“Stop considering that hiring a woman could be a risk because she could be pregnant (in France we have around three months off for the birth of a child) or that she could be less focused on work because she must juggle between family life and work life. When I was hired, being a woman was seen as a positive point. However, after my marriage, at a former company, my French manager asked me regularly during our yearly evaluation if I was planning to have children in the coming year. Conversely, when I was pregnant with my second daughter and told my German manager at a subsequent job, I saw he needed a few minutes but then he told me he was happy for me and that he and the team would manage my time off. This kind of reaction motivated me to do good work with this team. As for the [perceived] risk, now in Germany fathers can also have long paternity leave.
Also, what helped me to have a good work/life balance was the flexibility to work from the office and from home and organize my time. I could organize myself to juggle with kids’ constraints and still focus on my work. I loved the attitude of my first n+2 manager: Diversity in gender and culture is enrichment, even if this sometimes requires effort to understand and adapt to each other’s reactions linked to different cultures or genders.”—Claire Baron, Principal Sales Proposal Engineer, France
What do you do just for joy? Just for you?
“I love to watch movies, shop, walk outside on trails, and listen to music. Being outside on a beautiful day as the sun sets, hearing the birds, smelling the air, it’s magic.”—Heather Broughton, Area Vice President, Product Marketing, Allen, Texas
“I love the outdoors, spending lots of time hiking, running, and cycling in the mountains whenever I can. I’m part of a running group that helped me get to know the town I recently moved to as it’s so far away from friends and family. Traveling is also one of my favorite things to do, be it a new city or a new country. Just getting to go away and experience new food, new places, and new people even just for a weekend is a great way to wind down after a hectic week!”—Elizabeth Wilde, International Renewals Manager, Bracknell, England
“When I am not diving or hiking, I spend most of my time in my garden if I am at home.”—Elena Peev, Account Manager, Government, Schwalbach, Germany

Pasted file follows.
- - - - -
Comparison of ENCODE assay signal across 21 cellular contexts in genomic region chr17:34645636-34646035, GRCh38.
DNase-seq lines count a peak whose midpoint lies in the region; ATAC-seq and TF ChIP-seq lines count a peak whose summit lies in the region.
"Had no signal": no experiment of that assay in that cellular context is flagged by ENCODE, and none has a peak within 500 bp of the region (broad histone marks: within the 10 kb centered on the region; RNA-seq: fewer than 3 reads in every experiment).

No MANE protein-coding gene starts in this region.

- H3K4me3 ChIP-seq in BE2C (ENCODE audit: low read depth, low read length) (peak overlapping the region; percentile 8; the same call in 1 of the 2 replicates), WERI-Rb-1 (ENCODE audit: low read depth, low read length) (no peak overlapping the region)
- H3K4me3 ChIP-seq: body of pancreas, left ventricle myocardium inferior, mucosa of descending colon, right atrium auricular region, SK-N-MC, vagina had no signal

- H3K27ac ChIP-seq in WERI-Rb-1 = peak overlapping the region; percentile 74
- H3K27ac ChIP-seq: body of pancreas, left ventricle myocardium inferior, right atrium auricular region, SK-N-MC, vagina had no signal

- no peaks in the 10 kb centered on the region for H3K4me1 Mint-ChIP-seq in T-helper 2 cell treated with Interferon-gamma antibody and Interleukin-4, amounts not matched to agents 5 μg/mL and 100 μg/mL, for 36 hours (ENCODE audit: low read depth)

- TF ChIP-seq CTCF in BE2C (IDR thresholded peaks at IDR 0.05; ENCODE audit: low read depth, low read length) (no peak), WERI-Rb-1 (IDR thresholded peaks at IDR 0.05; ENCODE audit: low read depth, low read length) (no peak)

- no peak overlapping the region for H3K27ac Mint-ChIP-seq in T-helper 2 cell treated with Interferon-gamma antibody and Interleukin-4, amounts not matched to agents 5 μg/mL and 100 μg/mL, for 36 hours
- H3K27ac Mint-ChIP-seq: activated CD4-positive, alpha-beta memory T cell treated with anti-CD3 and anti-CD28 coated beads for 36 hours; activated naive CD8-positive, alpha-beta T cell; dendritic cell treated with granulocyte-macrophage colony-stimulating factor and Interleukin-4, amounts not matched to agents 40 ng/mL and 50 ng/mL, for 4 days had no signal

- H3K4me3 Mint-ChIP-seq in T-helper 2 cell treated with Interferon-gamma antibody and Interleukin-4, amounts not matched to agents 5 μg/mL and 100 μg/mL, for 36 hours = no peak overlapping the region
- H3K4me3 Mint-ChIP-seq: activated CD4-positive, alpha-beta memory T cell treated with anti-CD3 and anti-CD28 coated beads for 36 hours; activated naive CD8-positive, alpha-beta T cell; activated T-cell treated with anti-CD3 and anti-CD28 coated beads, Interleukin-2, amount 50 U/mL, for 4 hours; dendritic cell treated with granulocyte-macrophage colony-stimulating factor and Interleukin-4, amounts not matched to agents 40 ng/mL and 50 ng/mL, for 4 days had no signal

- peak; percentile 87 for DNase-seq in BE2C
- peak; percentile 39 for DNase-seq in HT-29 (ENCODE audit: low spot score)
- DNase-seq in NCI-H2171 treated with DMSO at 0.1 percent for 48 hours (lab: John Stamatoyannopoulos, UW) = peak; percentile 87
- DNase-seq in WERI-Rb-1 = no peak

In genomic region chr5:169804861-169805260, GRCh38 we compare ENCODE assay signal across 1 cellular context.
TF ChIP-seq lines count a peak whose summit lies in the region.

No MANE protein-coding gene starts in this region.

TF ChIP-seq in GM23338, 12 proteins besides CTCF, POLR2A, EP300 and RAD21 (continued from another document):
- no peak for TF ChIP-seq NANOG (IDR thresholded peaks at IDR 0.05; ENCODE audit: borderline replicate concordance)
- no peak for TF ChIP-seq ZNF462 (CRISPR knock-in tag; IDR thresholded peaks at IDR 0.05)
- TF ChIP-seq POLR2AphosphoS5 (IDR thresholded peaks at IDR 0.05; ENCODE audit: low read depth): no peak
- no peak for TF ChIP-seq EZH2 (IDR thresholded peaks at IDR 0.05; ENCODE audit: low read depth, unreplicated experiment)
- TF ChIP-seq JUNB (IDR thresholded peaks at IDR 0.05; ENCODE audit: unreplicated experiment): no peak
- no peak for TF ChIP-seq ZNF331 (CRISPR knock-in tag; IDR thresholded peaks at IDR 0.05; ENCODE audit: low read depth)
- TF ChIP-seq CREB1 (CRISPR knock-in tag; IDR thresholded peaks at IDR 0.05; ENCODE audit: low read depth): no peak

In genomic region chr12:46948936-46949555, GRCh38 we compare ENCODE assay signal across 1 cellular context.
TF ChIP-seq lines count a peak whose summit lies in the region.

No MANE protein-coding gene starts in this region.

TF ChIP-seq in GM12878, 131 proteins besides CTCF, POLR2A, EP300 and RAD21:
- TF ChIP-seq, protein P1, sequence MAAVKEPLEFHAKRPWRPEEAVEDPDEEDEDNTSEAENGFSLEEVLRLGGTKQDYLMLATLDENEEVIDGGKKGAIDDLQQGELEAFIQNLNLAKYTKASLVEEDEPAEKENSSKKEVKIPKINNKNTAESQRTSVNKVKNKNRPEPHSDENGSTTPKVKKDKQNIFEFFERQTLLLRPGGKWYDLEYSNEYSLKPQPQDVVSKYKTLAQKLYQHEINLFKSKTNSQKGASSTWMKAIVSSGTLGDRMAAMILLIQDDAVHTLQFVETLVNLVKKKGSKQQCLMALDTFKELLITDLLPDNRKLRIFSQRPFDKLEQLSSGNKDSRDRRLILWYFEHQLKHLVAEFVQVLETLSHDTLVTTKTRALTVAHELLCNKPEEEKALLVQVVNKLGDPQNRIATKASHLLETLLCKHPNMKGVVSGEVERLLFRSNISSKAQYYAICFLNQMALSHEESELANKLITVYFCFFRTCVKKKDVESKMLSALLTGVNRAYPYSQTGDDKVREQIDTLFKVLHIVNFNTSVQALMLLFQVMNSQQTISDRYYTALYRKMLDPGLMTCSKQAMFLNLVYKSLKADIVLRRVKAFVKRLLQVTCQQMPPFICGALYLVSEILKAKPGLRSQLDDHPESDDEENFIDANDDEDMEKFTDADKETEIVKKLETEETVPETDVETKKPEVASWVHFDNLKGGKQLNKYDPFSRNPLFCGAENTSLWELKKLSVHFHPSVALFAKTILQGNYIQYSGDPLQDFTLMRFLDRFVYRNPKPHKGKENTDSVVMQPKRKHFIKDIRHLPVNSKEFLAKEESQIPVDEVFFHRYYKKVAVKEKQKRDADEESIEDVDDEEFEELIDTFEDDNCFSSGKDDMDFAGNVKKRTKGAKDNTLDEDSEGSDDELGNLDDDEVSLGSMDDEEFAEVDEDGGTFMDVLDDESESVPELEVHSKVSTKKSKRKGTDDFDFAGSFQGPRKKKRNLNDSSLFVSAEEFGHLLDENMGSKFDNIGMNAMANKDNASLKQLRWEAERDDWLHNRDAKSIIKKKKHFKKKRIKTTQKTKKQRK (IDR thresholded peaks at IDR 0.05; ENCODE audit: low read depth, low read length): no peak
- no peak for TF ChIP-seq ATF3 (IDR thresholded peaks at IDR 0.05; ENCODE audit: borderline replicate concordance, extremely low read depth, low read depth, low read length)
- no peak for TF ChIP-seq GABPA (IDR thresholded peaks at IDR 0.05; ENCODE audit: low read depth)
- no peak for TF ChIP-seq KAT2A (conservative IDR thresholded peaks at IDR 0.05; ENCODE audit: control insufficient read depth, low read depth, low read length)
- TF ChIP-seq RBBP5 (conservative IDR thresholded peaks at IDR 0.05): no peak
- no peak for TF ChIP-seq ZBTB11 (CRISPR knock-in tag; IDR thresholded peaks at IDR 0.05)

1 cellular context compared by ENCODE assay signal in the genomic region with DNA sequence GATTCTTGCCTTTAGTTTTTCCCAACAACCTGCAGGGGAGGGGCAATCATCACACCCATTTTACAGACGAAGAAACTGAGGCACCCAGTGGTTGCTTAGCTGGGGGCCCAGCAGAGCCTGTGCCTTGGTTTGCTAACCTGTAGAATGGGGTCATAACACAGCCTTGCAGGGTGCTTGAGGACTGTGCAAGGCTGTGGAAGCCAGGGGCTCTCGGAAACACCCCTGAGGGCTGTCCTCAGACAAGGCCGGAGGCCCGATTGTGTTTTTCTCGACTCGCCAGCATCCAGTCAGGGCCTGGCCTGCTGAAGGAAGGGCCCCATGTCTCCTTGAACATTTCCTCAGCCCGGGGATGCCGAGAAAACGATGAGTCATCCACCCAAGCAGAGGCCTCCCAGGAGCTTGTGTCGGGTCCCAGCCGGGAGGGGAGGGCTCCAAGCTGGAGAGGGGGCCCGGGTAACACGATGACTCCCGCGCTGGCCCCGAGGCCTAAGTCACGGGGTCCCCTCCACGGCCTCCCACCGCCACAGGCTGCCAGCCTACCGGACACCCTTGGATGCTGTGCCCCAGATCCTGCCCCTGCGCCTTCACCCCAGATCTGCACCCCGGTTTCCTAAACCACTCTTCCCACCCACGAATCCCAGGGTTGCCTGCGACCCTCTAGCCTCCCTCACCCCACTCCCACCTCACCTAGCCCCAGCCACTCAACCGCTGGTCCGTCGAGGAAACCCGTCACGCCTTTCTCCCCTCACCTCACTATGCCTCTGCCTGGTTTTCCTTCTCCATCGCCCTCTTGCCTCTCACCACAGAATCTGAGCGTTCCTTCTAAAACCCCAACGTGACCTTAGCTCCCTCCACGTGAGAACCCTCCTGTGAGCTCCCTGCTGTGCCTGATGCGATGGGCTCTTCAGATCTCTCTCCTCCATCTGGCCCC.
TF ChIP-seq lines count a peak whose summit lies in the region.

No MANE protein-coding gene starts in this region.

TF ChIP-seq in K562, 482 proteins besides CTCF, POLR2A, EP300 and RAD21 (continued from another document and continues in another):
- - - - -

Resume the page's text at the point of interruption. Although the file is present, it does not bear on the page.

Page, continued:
“I love to cook and walk on trails.”—Raji Srinivasan, Director, Business Systems, Westford, Massachusetts
“Sports—running and Yoga—and watching movies.”—Stefania Santunione, Office Administrator, Modena, Italy
“Have time with my daughters, meet friends and family, read, Nordic walk with a group, music. I also love to travel.”—Claire Baron, Principal Sales Proposal Engineer, France
Any life pro tips for other women?
“Don’t work for the weekend. Choose to balance your life every day and spend time with those you love. Every day is a gift, and if you just think about the weekend, you will be missing a lot of time you can spend living.”—Heather Broughton, Area Vice President, Product Marketing, Allen, Texas
“What you have to offer is just as good or better than some men may want you to think or believe. Don’t ever give up or fall into their false perception. There are some good men that will lift you up, support you, allow you to grow to your full potential, and give credit where credit is due… ignore the others. Support other women.”—A. Gutierrez, Program Manager, Engineering Operations, Allen, Texas
“If you’re being made redundant, take the money and have fun. The next job will always be there, but the life experiences from travelling or trying out a new hobby or region are unmatched!”—Elizabeth Wilde, International Renewals Manager, Bracknell, England
“Always be a problem solver. Walk in others’ shoes to understand and help.”—Raji Srinivasan, Director, Business Systems, Westford, Massachusetts
“Feel free to do what makes you happy; make your dreams come true, at work or in your life, always respecting other people.”—Stefania Santunione, Office Administrator, Modena, Italy
“Don’t think you cannot do something because you are a woman: If you want to do it, you can. It’s a matter of choice.”— Claire Baron, Principal Sales Proposal Engineer, France
Read Part 2 here.
Learn more about International Women’s Day.